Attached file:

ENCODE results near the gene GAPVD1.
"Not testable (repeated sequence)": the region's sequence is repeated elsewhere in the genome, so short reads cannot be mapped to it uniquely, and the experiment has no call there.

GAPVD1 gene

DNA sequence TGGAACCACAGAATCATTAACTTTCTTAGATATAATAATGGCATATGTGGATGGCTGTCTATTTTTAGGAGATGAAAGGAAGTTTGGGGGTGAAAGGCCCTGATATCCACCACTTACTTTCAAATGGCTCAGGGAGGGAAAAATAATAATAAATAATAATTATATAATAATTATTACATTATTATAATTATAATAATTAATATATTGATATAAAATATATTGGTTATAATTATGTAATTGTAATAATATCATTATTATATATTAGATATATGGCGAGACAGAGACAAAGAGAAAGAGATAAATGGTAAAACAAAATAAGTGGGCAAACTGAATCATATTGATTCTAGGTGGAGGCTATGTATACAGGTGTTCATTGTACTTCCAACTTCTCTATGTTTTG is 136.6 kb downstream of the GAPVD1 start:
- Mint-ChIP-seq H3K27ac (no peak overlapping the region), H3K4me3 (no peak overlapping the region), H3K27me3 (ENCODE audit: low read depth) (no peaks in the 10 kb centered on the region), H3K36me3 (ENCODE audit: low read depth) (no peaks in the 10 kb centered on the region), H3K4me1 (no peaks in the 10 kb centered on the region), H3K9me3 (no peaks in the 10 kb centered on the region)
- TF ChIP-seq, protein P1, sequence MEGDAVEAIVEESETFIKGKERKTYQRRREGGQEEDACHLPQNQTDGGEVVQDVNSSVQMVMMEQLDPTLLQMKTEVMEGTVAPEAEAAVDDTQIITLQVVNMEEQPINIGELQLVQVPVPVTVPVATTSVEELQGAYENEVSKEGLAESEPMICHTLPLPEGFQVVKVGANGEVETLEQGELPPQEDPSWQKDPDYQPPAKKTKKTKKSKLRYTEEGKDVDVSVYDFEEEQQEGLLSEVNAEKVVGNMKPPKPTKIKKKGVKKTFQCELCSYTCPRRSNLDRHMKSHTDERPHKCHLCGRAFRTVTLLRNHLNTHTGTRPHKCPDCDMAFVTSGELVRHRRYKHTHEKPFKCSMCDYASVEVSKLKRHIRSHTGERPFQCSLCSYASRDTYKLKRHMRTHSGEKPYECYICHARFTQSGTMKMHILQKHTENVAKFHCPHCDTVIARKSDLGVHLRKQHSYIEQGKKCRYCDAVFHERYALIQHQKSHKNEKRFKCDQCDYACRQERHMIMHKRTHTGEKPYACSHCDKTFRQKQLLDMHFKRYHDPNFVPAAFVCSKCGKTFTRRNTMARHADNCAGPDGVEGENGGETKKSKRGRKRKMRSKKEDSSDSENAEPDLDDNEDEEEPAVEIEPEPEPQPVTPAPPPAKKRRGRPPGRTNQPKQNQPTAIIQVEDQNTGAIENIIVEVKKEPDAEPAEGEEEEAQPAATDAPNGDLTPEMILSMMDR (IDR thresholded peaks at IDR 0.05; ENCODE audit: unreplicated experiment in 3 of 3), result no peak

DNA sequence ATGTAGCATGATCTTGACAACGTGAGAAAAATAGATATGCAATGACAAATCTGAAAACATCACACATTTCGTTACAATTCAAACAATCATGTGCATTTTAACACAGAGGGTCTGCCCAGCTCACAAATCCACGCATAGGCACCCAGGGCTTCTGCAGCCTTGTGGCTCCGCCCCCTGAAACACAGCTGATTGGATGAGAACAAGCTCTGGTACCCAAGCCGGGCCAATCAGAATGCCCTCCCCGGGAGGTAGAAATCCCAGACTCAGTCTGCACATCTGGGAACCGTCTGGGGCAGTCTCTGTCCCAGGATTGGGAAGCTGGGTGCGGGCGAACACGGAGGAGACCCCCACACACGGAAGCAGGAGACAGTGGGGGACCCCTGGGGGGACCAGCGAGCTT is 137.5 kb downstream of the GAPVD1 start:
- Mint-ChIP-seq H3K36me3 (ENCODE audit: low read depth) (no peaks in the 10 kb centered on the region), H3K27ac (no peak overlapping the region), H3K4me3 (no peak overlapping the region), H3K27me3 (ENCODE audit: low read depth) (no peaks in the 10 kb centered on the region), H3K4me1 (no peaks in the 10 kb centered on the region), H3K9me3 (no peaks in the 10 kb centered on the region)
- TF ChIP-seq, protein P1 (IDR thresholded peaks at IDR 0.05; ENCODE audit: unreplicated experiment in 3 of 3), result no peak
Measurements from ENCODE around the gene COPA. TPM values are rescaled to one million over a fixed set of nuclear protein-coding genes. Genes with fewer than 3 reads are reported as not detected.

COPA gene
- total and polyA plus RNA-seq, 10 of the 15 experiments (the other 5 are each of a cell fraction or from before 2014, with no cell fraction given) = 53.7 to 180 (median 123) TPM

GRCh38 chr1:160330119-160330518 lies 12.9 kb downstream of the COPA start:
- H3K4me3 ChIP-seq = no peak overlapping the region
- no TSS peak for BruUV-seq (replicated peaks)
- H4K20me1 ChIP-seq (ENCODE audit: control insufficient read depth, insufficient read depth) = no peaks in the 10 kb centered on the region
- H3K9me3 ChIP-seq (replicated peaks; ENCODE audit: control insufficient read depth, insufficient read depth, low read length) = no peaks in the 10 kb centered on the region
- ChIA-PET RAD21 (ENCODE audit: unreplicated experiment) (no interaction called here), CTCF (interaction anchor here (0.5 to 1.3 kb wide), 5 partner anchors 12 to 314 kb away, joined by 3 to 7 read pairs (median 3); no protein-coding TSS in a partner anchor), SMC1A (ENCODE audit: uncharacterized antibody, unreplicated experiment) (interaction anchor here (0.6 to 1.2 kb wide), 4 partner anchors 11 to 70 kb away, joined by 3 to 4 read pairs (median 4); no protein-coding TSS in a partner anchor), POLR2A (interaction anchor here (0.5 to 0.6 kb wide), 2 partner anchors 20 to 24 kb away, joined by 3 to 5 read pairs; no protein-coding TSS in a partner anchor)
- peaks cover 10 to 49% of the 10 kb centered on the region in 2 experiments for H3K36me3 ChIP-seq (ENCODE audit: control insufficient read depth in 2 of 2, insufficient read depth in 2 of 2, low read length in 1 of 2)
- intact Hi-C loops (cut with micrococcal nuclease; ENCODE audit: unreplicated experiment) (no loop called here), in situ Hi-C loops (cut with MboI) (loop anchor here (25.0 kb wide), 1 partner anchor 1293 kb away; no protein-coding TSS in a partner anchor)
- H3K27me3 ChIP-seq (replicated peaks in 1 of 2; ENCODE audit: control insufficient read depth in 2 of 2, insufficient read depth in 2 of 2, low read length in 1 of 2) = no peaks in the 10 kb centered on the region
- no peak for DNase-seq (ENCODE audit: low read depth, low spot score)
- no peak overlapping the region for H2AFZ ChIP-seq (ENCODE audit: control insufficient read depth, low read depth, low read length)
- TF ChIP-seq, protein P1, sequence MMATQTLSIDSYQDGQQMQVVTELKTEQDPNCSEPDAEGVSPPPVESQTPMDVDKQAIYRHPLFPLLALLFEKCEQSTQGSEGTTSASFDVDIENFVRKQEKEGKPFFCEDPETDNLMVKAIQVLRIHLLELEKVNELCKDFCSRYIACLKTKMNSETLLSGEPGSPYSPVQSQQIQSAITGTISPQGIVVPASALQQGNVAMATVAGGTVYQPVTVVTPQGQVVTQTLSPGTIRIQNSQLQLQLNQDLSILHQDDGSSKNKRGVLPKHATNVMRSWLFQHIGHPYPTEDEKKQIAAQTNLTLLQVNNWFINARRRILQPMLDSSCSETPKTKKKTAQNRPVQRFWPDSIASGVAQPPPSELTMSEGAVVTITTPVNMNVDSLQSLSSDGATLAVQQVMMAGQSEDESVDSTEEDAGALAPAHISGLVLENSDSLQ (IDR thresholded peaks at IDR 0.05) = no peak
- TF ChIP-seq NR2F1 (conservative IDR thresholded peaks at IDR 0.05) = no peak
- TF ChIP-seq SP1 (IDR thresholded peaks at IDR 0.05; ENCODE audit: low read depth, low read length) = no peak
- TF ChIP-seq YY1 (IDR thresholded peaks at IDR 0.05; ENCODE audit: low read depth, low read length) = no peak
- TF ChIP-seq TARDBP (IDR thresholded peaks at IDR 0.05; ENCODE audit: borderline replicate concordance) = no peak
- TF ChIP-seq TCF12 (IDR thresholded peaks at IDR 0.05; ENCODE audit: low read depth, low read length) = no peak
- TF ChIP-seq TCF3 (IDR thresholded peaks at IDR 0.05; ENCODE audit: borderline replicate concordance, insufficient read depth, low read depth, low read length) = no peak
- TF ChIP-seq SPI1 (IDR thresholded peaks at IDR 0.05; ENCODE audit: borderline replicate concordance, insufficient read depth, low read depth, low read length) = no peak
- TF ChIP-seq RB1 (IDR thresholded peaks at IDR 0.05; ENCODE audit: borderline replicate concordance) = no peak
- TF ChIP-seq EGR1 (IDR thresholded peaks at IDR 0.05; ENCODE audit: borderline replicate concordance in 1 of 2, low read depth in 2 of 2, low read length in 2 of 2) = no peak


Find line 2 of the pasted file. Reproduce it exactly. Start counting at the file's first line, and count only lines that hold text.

"Not testable (repeated sequence)": the region's sequence is repeated elsewhere in the genome, so short reads cannot be mapped to it uniquely, and the experiment has no call there.